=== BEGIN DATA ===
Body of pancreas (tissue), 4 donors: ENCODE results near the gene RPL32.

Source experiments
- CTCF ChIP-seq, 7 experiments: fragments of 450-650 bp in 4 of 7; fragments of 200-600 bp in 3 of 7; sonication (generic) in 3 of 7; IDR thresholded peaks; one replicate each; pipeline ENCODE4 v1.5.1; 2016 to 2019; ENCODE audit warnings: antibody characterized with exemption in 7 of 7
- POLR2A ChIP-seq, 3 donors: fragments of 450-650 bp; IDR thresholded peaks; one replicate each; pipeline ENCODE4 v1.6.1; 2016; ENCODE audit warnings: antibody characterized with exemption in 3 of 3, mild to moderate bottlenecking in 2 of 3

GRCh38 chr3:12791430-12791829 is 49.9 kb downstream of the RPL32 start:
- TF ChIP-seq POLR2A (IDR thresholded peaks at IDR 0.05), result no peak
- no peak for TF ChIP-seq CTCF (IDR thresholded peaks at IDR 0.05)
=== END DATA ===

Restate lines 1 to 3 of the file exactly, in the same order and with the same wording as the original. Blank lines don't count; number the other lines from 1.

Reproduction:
Body of pancreas (tissue), 4 donors: ENCODE results near the gene RPL32.

Source experiments
- CTCF ChIP-seq, 7 experiments: fragments of 450-650 bp in 4 of 7; fragments of 200-600 bp in 3 of 7; sonication (generic) in 3 of 7; IDR thresholded peaks; one replicate each; pipeline ENCODE4 v1.5.1; 2016 to 2019; ENCODE audit warnings: antibody characterized with exemption in 7 of 7